Furthermore, the daily evolution of the number of people entering resuscitation is naturally highly correlated with the number of inhabitants in the area under consideration. Our approach is to set aside this high correlation since we are studying a ratio of admissions to intensive care among hospitalized patients. Nevertheless, the number of inhabitants can be considered in the modelling.

See below the distribution of resuscitation in France, in number and proportion of hospitalized patients:

Figure 1: Distribution of entries and resuscitation rates as of 04/13/2020 by addactis® Detect

We can observe a disparity between the number of resuscitations and the proportion of resuscitations per hospitalization, which indicates a certain degree of severity. A more detailed analysis taking into account the evolution over time of those indicators in different areas of France makes it possible to describe this severity and follow it over time. These temporal analysis will be presented in a subsequent article.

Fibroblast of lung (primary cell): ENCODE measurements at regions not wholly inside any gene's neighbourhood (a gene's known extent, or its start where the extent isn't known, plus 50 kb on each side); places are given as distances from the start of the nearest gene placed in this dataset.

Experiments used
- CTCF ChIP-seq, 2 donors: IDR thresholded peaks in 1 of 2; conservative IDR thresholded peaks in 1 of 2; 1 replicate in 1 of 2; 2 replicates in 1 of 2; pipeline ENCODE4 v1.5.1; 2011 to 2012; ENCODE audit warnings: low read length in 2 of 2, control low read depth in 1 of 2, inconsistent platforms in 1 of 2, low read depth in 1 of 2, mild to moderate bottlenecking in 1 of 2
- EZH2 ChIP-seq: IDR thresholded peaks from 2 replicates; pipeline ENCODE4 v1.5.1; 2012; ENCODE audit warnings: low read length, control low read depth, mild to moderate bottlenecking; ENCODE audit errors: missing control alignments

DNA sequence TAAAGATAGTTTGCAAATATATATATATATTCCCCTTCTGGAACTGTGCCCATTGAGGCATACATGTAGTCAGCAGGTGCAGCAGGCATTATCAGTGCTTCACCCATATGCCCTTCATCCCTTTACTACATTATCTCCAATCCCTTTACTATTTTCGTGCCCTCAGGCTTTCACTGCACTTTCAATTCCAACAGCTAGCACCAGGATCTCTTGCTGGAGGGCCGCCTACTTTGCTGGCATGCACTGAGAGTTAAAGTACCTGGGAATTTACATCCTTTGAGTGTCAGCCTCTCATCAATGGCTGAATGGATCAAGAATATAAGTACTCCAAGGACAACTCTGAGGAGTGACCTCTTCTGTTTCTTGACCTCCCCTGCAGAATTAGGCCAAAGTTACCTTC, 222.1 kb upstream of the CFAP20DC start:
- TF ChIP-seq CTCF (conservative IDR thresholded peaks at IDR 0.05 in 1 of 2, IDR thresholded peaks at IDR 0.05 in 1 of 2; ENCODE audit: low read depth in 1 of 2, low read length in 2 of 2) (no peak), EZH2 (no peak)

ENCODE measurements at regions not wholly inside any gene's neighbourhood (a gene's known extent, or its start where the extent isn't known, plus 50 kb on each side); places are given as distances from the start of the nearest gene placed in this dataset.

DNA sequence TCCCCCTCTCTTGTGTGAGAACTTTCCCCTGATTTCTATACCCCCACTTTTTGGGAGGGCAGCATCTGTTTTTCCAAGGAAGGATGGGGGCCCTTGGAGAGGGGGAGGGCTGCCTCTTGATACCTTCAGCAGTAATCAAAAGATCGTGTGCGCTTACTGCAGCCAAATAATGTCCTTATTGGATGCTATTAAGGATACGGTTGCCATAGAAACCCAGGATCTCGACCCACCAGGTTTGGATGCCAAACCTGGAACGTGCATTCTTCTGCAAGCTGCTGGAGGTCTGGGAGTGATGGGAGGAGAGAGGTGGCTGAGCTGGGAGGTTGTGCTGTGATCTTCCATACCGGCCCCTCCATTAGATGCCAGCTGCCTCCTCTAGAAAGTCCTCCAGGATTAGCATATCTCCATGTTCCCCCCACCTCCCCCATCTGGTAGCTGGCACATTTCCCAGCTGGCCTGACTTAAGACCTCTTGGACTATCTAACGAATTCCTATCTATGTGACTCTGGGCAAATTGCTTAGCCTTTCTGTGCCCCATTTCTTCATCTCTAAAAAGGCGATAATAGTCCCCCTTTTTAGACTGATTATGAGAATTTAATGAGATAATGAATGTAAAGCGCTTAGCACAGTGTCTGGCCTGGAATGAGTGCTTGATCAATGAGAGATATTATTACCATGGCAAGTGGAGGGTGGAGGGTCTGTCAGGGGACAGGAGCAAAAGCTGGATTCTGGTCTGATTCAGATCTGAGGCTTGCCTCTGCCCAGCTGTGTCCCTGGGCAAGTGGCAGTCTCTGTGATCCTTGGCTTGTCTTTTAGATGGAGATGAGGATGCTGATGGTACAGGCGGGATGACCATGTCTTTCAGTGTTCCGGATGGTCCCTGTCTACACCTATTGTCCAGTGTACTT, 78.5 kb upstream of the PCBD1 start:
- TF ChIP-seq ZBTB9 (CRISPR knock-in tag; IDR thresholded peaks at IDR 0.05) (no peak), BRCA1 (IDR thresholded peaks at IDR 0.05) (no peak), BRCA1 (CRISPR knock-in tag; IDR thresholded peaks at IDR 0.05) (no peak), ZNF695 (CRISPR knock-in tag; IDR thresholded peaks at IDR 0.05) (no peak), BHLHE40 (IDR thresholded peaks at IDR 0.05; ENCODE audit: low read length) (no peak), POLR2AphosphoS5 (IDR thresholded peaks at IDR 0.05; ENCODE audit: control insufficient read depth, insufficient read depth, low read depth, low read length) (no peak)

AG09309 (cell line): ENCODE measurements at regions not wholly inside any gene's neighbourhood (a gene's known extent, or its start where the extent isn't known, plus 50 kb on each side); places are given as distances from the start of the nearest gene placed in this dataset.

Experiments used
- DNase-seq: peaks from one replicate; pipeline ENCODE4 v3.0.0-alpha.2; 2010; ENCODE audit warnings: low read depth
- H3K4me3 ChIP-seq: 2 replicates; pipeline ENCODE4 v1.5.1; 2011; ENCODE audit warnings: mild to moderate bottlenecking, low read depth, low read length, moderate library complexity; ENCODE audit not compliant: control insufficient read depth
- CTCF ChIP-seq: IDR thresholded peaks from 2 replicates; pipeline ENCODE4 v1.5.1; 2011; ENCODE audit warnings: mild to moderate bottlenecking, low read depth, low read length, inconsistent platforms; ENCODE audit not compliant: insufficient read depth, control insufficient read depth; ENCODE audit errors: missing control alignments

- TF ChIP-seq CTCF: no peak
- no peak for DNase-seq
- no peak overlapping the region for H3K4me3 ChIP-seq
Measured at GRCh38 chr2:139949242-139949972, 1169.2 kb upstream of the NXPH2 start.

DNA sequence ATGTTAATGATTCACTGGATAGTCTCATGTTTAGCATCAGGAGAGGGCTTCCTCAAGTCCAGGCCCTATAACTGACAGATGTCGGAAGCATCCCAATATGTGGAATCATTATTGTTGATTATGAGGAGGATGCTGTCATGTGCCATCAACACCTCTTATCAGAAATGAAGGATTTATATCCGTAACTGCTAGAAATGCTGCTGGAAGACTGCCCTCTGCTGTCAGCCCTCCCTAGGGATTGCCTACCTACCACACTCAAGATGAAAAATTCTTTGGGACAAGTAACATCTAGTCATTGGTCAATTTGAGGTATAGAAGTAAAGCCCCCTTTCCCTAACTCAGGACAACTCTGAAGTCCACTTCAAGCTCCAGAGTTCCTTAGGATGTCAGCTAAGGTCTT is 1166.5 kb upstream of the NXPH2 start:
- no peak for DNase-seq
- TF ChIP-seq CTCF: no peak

Modelling the probability for an inpatient to enter resuscitation can be done using the Statistical Learning framework with Machine Learning algorithms, thanks to inpatient records and related data set constructed before.

## Inpatient data is critical

Medical research widely uses statistical modelling and learning techniques, particularly in research institutes (INSERM, Institut Pasteur, etc.). Such studies can help diagnose certain diseases such as cancer, identify risk factors, determine the reliability of a treatment, etc.

Therefore, the accuracy and completeness of patient data is essential for these studies. Concerning COVID-19, the medical scientific community shares data at international level so that each country or region can supply their models taking into account their own characteristics.